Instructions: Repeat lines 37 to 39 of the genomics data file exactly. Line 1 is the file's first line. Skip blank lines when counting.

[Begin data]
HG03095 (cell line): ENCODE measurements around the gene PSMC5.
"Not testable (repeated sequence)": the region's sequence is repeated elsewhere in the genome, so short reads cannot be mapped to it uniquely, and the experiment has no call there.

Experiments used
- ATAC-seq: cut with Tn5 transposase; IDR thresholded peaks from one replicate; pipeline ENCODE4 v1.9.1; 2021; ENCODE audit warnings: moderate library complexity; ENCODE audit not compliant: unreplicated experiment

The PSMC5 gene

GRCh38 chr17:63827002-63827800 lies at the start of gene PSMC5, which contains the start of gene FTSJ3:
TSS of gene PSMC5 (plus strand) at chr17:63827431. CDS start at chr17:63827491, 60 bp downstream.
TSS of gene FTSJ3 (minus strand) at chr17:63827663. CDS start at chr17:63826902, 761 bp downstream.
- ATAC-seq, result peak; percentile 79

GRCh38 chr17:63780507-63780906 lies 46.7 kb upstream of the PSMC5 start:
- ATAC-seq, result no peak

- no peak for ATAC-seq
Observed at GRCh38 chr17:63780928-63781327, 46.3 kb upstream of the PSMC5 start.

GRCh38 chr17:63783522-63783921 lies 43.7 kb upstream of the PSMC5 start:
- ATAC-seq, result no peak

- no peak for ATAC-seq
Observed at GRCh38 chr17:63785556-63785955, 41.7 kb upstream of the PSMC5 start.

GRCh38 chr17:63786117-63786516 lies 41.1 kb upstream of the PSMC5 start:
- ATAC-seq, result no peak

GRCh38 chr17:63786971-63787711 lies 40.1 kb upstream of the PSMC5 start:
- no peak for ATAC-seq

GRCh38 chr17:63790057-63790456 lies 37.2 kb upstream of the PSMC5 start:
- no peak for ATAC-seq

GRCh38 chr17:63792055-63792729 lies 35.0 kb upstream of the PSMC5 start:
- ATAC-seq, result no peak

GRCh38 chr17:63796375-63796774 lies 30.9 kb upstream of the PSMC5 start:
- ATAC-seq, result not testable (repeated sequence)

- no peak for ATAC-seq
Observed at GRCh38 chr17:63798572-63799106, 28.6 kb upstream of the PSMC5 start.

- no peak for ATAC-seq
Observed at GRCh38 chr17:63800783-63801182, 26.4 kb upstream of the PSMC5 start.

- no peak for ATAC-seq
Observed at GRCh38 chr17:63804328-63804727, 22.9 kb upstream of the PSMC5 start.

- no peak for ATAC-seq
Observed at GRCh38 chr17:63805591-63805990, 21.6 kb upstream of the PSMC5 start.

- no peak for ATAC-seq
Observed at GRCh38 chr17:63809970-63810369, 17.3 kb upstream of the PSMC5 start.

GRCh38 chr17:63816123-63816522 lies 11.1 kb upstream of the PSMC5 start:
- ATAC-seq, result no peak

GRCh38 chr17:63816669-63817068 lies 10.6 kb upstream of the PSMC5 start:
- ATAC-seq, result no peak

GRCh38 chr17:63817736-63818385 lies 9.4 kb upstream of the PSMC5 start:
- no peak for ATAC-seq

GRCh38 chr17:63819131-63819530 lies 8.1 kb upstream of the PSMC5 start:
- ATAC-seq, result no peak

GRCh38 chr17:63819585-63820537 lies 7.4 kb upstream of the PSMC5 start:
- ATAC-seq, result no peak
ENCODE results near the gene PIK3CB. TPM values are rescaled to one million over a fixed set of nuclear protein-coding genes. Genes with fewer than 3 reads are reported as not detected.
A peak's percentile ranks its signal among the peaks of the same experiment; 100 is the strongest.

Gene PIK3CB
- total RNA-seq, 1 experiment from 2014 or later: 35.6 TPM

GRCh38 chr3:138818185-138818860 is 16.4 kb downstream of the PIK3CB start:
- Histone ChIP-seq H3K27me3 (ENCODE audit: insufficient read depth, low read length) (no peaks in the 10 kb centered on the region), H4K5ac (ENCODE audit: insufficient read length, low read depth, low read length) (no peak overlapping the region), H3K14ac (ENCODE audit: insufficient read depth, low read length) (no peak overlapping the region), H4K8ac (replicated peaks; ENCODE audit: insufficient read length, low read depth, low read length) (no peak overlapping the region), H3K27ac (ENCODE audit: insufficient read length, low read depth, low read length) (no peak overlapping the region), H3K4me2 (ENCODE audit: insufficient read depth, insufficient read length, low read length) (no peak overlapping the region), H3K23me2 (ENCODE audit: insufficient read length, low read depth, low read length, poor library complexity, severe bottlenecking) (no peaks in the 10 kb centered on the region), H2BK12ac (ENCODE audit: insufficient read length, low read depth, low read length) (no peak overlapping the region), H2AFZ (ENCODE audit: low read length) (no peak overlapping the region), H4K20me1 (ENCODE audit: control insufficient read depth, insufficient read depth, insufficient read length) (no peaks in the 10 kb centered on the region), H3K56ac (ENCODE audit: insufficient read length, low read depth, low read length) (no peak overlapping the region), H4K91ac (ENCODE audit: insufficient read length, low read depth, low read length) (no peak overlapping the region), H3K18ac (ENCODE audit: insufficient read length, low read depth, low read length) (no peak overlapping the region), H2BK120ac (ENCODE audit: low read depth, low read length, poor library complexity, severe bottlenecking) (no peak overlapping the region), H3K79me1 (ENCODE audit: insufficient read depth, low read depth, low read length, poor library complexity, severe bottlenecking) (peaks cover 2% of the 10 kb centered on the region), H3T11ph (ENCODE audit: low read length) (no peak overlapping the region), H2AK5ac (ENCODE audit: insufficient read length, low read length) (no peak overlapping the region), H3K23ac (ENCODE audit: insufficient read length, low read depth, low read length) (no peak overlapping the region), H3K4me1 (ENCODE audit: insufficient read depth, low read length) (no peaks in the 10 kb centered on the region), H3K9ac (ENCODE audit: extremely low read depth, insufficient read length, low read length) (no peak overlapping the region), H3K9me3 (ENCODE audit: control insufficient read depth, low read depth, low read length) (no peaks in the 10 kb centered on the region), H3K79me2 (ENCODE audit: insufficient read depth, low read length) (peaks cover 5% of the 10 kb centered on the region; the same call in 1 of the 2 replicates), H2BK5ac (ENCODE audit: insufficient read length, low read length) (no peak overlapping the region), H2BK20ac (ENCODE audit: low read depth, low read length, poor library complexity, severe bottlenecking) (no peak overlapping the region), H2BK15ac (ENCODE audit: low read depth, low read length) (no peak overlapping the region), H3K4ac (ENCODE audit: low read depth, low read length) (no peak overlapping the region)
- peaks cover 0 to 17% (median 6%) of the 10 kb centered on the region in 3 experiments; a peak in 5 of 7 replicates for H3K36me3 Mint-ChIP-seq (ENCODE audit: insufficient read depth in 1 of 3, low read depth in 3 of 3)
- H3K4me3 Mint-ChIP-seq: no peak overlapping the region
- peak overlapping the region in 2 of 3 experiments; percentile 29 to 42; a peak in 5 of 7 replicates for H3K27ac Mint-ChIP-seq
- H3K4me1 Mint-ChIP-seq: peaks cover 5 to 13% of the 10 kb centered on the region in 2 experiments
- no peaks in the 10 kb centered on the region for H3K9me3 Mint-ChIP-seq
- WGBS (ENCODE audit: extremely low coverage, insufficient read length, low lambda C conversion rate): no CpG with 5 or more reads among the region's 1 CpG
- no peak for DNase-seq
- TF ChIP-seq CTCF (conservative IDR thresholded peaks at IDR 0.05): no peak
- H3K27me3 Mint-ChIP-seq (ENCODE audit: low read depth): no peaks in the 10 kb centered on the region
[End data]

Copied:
Observed at GRCh38 chr17:63809970-63810369, 17.3 kb upstream of the PSMC5 start.

GRCh38 chr17:63816123-63816522 lies 11.1 kb upstream of the PSMC5 start:
- ATAC-seq, result no peak